Responsibility for the Holyrood project was handed over to the Scottish Parliamentary Corporate Body (SPCB) on 1 June 1999.
Demolition works were completed on the Holyrood site and main construction work began.
After a debate on 17 June 1999, MSPs endorsed the decision to continue with the building on the Holyrood site at a total cost of £109m (£62m for building construction costs). The main reasons for the increased budget at this stage were the need for additional space for staff, the requirement for more circulation space, and the creation of a new formal entrance.
An issue of concern to some MSPs during the debate was the proposed shape of the Debating Chamber, and, after further consideration, this was revised by the Design Team, and accepted by the Parliament in September 1999.
In November demands for further space emerged. The SPCB instructed the Design Team to begin a feasibility study to consider how best to accommodate the additional staff identified. This resulted in changes to the design which had implications for the total cost of the building and the programme.
To verify the revised estimated costs and the effect on the programme, the SPCB, in February 2000, commissioned John Spencely to carry out an independent assessment of the project. On 5 April Parliament debated the issues raised by Mr Spencely, and voted to continue with the project at a cost of £195m with a completion date of December 2002. View Spencely report (4MB pdf)
A further recommendation of the report was the setting up of a Holyrood Progress Group. The Group were the principal advisory body to the SPCB in the management of the Holyrood Building Project and were responsible for playing an active role in monitoring the progress of the project against cost and timetable to ensure it was completed to a standard suitable for a Parliament building. The Progress Group reported on issues to the SPCB and MSPs through a series of newsletters and 'Question and Answer' sessions. View the Holyrood Progress Report newsletters.
In June the first vaulted ceiling of the MSP building was installed on the site and in October the new Parliament Building visitor centre opened to the public on a temporary site.
In May a major milestone in the creation of the new Scottish Parliament building was reached with the completion of the main superstructure of the MSP's office accommodation.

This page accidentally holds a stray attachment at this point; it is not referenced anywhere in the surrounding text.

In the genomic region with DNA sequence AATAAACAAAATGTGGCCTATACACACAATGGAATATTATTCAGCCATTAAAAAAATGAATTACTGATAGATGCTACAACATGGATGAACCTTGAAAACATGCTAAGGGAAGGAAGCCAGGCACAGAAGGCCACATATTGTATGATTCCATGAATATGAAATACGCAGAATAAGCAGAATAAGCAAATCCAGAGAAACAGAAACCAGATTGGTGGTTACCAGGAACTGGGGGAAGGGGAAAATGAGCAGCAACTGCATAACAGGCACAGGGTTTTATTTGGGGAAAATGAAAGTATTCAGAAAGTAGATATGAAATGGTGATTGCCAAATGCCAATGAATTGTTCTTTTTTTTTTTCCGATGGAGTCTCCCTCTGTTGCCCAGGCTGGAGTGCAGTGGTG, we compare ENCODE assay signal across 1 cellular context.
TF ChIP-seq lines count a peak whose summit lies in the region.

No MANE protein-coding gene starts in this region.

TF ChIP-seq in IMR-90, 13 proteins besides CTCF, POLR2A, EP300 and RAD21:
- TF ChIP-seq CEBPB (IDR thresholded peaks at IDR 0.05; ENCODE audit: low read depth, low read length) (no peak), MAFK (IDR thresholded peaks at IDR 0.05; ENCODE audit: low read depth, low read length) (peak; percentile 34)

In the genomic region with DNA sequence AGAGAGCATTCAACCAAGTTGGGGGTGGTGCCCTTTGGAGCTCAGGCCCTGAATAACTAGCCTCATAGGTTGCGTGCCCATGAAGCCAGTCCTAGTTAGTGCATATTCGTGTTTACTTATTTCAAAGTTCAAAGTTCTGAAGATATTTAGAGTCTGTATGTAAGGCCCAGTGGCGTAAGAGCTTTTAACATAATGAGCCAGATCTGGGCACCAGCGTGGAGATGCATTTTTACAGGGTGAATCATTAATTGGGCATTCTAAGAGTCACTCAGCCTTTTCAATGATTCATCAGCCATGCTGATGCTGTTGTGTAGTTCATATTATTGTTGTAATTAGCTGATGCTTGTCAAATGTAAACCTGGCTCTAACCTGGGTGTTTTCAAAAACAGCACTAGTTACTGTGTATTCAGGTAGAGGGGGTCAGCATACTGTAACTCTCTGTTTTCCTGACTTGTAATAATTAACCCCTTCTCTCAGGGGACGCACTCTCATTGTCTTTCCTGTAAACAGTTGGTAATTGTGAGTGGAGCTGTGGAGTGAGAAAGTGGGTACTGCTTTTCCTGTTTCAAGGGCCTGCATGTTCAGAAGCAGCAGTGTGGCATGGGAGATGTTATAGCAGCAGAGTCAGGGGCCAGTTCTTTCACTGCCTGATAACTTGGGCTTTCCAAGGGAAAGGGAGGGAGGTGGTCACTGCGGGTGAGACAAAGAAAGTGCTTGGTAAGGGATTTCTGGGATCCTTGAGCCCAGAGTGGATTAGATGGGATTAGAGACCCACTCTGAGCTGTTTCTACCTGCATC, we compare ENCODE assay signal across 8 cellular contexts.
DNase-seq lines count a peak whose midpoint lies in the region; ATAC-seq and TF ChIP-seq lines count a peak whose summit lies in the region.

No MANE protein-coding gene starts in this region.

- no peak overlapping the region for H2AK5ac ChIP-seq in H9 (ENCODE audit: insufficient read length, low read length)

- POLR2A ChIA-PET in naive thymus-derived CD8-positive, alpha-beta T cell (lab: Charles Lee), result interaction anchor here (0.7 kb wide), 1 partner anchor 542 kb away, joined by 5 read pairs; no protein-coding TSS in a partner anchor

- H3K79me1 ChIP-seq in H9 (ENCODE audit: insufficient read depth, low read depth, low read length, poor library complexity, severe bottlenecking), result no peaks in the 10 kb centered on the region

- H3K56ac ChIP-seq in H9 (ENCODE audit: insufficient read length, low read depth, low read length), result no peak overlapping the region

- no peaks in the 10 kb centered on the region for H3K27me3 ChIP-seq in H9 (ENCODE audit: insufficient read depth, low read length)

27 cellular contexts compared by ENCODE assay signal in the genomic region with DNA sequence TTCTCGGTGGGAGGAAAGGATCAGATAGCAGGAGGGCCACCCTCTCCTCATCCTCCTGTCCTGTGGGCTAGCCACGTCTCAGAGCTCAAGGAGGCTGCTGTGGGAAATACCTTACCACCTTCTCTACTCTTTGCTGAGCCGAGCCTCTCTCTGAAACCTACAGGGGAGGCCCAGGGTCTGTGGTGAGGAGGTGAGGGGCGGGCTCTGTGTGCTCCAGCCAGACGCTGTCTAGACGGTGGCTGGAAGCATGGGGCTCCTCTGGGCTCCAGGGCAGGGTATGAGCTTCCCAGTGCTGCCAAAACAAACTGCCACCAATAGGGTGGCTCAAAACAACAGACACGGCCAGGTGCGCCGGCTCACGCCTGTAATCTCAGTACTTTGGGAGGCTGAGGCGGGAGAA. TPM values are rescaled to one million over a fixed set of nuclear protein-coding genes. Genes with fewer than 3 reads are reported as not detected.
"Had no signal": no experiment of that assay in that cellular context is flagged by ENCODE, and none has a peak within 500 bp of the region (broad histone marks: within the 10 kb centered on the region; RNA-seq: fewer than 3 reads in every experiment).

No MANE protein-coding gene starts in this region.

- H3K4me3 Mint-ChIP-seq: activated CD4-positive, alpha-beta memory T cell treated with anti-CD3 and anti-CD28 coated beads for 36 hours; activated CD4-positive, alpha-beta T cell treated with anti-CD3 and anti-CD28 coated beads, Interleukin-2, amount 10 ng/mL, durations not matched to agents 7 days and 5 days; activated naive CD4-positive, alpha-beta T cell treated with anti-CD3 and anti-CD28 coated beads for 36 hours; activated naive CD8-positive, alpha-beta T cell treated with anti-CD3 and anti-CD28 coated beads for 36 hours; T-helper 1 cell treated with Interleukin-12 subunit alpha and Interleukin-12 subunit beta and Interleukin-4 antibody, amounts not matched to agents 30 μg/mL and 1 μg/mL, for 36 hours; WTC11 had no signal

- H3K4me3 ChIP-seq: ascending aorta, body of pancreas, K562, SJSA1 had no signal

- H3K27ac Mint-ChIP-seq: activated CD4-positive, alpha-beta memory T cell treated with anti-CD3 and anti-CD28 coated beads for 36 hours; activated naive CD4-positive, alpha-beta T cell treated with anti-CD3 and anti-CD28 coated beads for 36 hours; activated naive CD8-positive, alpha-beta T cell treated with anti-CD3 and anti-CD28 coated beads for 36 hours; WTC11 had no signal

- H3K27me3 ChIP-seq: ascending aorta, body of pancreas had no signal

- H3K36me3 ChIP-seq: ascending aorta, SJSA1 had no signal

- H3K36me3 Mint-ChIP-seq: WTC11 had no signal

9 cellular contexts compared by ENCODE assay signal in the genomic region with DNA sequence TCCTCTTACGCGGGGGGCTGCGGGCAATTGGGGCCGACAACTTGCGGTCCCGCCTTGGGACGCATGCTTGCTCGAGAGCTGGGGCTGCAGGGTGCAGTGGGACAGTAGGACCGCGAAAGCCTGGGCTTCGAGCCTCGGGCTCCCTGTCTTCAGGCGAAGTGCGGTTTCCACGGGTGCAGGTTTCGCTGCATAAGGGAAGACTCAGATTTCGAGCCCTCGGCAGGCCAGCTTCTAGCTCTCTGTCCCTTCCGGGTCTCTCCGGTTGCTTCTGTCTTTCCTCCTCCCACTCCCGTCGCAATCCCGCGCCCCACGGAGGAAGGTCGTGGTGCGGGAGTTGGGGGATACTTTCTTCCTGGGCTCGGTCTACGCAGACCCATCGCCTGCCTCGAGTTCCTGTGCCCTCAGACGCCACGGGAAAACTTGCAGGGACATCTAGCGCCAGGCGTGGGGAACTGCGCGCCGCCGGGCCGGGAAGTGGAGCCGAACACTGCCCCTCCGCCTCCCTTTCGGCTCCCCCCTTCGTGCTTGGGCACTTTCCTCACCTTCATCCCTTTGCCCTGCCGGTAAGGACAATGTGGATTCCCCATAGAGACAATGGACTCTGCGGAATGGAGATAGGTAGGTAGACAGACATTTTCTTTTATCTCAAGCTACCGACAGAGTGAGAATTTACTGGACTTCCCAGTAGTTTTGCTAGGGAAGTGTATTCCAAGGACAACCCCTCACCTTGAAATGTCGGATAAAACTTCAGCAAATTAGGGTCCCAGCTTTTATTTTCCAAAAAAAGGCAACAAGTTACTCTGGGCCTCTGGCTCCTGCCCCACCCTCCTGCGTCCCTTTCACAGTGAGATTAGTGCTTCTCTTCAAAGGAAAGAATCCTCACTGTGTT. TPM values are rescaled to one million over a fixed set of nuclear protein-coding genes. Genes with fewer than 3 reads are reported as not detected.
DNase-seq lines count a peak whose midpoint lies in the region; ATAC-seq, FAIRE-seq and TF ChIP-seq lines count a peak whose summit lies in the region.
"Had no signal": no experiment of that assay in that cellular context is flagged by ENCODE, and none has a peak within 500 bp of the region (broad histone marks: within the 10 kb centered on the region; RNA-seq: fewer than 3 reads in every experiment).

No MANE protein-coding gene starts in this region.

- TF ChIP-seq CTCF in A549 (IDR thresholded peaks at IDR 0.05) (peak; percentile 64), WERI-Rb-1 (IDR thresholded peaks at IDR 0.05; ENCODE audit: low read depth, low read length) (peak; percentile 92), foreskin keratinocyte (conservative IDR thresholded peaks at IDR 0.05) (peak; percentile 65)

In June the Parliament again debated the Holyrood Project and recognising that the effect of building industry inflation and uncertainties over future risks that may or may not materialise before the end of the project would determine the final cost, agreed to a recommendation that the £195 million 'cap' should be removed.
In May the Holyrood Progress Group visited the Kemnay Quarry to inspect granite purchased for the Holyrood Building.
In September the first oak beams were installed in the chamber roof and in October the first of the MSP windows are installed.
The award-winning visitor centre was moved so that work on the landscaping can begin.
The Scottish Parliamentary Corporate Body (SPCB) began to produce monthly progress reports for the Financial Committee.
Plans were unveiled for the Holyrood crèche facility, the only public facility of its kind in Europe.
The leaf-shaped roofs above the garden lobby become visible for the first time.
In January the Debating Chamber ceiling was presented to the media.
In March the quotation by John P Mackintosh, the late Berwick and East Lothian MP, was cut in to Caithness stone on the threshold of the Donald Dewar reading room.
The last tower crane was removed from the Holyrood site as Holyrood entered its final construction phase.
Lord Fraser's Holyrood Inquiry Report, commissioned by the First Minister and Presiding Officer, was published and presented to the Scottish Parliament in September.
Staff moved into the new building at the beginning of August and MSPs followed at the end of the month. On 7th September Holyrood opened to over 900 visitors for the first sitting of MSPs.
On 9th October Holyrood was officially opened in the presence of the Queen.